If you’d asked anyone three years ago today who Fleet Foxes were, nobody would have had a clue you were talking about. Their début EP Sun Giant had been out for less than a month and they were standing on the cusp of mass popularity. That was 2008.
Now, in 2011, the Seattle band have become not only a hugely popular act in their own right, but a byword for the recent folk revival. Their mix of baroque instrumentation and multi-layered vocal harmonies has been much lauded and much copied, but they remain the high-watermark for all contemporary folk acts to try and match. Rarely have the peaks of their glorious first album Fleet Foxes been tested by any other bands, and sophomore record Helplessness Blues, due out May 3rd, has been eagerly anticipated ever since people finished their first spin of FF’s first album.
Opening with the lone guitar and vocals of ‘Montezuma’, it’s instantly apparent that lead singer and beardmaster-in-chief Robin Pecknold hasn’t forgotten what made that first album such an audial joy. Although a touch more electric in its beginnings, the track picks up where Fleet Foxes left off, mixing the intimate with the fantastical, and climaxing in a sonorous choral harmony under Pecknold’s refrain: “Montezuma to Tripoli, oh man oh my oh me”. The first lines of this song – “And now I am older/Than my mother and father/Were when they had their daughter/Now what does that say about me?” – feel a lot more personal than some of the more escapist hooks of the first record, and firmly ground the song in experience rather than daydreams. However, despite this change, it’s one of the best tunes on the album, instrumentally quite sparse in places but maintaing a wondrous vocal line throughout.
In interviews regarding the album, the Foxes frontman has been somewhat cryptic about his band’s sophomore LP. Using Van Morrison’s superb Astral Weeks as a touchstone, Pecknold stated that he wanted an increased sense of immediacy in the group’s sound: the songs were recorded live, with imperfections and small errors left in. The result is a decidedly homespun, almost rustic charm reminiscent of Bon Iver’s début, which was recorded almost entirely in a small, isolated Wisconsin cabin with limited equipment. What this tactic also hammers home is the sheer talent of the band: to hit the harmonious heights of ‘Helplessness Blues’ or ‘Sim Sala Bim’ is highly impressive in a (albeit intentionally) restricted timeframe.
Another new facet of Helplessness Blues is a longer, more expansive intention. Fleet Foxes contained only one song (‘Ragged Wood’) over 5 minutes, but this album has three. Each is compartmentalised; the title track starts as a percussive, acoustic guitar-led number but shifts into a slow-paced second half which gives more breathing space to the magical vocals the group are renowned for. The other two longer numbers, ‘The Plains/Bitter Dancer’ and ‘The Shrine/An Argument’ are even more wide-ranging, both feeling like a blend of folk and post-rock. Unfortunately these latter two don’t hang together nearly as well, feeling more overwrought than perhaps they should and lacking that recurrent, memorable central melody that the best Foxes songs possess.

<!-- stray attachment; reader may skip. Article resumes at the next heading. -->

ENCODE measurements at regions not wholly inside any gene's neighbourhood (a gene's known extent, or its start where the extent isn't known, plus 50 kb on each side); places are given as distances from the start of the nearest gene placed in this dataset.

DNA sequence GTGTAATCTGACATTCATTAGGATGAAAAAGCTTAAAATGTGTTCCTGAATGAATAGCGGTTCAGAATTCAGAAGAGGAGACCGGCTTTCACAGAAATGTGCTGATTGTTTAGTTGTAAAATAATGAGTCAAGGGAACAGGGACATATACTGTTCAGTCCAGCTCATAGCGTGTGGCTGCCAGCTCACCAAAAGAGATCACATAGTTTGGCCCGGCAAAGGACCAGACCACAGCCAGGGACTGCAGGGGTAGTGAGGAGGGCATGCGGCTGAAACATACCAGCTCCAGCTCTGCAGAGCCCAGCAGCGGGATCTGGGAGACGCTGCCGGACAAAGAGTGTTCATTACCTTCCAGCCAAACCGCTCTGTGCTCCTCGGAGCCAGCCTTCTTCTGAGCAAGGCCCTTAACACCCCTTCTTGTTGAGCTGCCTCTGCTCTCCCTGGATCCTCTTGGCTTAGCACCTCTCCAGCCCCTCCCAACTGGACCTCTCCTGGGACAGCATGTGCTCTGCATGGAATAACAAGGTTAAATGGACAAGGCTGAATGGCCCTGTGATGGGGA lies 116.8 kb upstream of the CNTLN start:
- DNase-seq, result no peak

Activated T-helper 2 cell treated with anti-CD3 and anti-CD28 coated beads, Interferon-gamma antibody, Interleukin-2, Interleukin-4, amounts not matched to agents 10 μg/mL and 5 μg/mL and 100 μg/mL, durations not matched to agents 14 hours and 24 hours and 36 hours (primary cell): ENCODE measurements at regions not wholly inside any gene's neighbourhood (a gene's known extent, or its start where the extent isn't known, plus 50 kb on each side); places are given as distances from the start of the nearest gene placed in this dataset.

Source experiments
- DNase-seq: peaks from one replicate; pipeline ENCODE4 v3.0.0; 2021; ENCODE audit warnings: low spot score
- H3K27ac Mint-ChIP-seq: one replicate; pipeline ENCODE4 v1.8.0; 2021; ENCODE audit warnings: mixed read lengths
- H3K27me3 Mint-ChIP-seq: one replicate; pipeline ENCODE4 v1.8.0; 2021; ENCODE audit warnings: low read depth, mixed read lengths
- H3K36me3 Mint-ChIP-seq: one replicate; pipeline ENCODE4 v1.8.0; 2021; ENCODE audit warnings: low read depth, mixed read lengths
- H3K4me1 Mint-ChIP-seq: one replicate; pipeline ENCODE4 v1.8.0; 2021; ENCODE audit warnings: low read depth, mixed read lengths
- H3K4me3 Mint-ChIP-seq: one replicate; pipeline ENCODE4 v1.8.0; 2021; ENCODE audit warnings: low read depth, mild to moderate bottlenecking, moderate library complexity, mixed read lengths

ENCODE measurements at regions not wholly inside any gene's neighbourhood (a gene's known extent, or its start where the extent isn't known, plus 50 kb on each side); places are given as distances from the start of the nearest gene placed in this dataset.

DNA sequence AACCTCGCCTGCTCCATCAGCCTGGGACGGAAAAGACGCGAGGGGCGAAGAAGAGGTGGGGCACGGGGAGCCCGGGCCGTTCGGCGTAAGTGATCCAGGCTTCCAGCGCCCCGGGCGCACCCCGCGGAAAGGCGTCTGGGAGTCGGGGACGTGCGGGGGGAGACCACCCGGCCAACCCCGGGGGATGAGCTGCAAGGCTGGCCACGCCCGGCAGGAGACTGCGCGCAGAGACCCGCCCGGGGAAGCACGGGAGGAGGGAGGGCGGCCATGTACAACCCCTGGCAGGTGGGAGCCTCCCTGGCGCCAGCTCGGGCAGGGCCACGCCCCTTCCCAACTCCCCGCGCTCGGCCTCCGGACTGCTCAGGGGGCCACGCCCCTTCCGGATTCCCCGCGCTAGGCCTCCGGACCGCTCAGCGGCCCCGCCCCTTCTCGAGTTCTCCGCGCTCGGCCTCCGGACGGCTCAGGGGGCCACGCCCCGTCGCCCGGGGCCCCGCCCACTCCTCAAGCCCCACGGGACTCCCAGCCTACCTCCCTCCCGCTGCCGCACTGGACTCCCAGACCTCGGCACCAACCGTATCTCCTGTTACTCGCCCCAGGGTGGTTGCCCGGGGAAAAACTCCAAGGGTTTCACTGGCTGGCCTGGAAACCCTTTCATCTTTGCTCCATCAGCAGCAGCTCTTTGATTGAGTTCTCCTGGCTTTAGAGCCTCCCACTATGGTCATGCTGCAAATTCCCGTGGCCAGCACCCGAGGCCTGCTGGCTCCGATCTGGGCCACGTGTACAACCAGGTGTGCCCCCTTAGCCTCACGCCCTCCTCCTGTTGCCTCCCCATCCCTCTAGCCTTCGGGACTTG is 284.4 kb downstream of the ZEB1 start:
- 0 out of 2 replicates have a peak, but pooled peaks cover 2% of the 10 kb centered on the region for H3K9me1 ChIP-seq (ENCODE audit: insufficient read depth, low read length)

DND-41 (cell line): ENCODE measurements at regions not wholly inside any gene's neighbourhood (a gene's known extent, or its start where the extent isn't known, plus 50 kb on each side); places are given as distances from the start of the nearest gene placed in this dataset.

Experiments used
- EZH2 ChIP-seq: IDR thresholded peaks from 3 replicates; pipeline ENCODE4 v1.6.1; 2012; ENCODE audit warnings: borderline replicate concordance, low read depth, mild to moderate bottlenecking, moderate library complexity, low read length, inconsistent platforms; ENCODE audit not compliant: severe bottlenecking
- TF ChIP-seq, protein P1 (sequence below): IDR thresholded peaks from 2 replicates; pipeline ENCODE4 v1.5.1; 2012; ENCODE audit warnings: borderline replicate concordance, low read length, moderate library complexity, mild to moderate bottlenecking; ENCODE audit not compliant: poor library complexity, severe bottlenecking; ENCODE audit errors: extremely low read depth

Indeed, this is a decidedly divided album, but not in a bad way. The first half seems more predicated on recapturing the optimistic, uplifting sound the group mastered on their début, while the second half is more wistful, reflective; this feels like an old LP in many ways, where we flip it over to find something new on the other side. ‘Lorelai’ is a charming, soothing Foxes throwback, but even its lyrics are tinged with regret: “I was old news to you then” mourns the central refrain. The rest of the album’s second act standouts – ‘Grown Ocean’, ‘Someone You’d Admire’ – are far less catchy than their predecessors. This is no bad thing; it shows the band’s desire to mould a new sound to compliment their existing one and that they are not content to rest on their laurels.
The real problem that Helplessness Blues faces, of course, is the album that preceded it, and its massive impact. Now that the Fleet Foxes sound is far more common currency, its highs must be even higher in order to still impress. To their huge credit, the Seattle six-piece have managed to match, and at some points exceed, the best of the first album. Alas, on occasion they also sink below the bottom of their début; it’s important to note, though, that even these rare moments are still far superior to the best many bands can offer.
Is Helplessness Blues better than Fleet Foxes? Honestly, no. But is it in contention to be one of the best albums of the year so far? You’d best believe so. When this record is good, it’s magnificent.
Best tracks: ‘Montezuma’, ‘Helplessness Blues’, ‘Battery Kinzie’, ‘Lorelai’.
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